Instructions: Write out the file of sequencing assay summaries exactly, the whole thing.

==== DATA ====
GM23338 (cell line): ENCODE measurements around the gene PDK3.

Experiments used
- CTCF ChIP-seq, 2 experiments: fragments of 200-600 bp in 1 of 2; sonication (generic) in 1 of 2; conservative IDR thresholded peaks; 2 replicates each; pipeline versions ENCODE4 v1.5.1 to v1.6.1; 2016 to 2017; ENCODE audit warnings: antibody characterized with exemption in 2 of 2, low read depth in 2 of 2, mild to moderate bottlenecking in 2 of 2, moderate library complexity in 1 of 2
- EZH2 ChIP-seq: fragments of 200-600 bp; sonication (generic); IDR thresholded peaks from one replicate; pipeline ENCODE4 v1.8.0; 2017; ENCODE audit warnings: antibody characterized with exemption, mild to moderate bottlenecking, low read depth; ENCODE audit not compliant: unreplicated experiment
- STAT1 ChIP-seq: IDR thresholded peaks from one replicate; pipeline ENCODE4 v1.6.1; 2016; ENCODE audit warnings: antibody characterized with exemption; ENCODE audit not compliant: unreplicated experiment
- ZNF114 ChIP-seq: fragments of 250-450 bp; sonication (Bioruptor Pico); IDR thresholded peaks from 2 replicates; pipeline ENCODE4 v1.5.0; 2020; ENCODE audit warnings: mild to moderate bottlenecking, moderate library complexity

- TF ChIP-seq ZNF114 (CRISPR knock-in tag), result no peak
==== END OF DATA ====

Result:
GM23338 (cell line): ENCODE measurements around the gene PDK3.

Experiments used
- CTCF ChIP-seq, 2 experiments: fragments of 200-600 bp in 1 of 2; sonication (generic) in 1 of 2; conservative IDR thresholded peaks; 2 replicates each; pipeline versions ENCODE4 v1.5.1 to v1.6.1; 2016 to 2017; ENCODE audit warnings: antibody characterized with exemption in 2 of 2, low read depth in 2 of 2, mild to moderate bottlenecking in 2 of 2, moderate library complexity in 1 of 2
- EZH2 ChIP-seq: fragments of 200-600 bp; sonication (generic); IDR thresholded peaks from one replicate; pipeline ENCODE4 v1.8.0; 2017; ENCODE audit warnings: antibody characterized with exemption, mild to moderate bottlenecking, low read depth; ENCODE audit not compliant: unreplicated experiment
- STAT1 ChIP-seq: IDR thresholded peaks from one replicate; pipeline ENCODE4 v1.6.1; 2016; ENCODE audit warnings: antibody characterized with exemption; ENCODE audit not compliant: unreplicated experiment
- ZNF114 ChIP-seq: fragments of 250-450 bp; sonication (Bioruptor Pico); IDR thresholded peaks from 2 replicates; pipeline ENCODE4 v1.5.0; 2020; ENCODE audit warnings: mild to moderate bottlenecking, moderate library complexity

- TF ChIP-seq ZNF114 (CRISPR knock-in tag), result no peak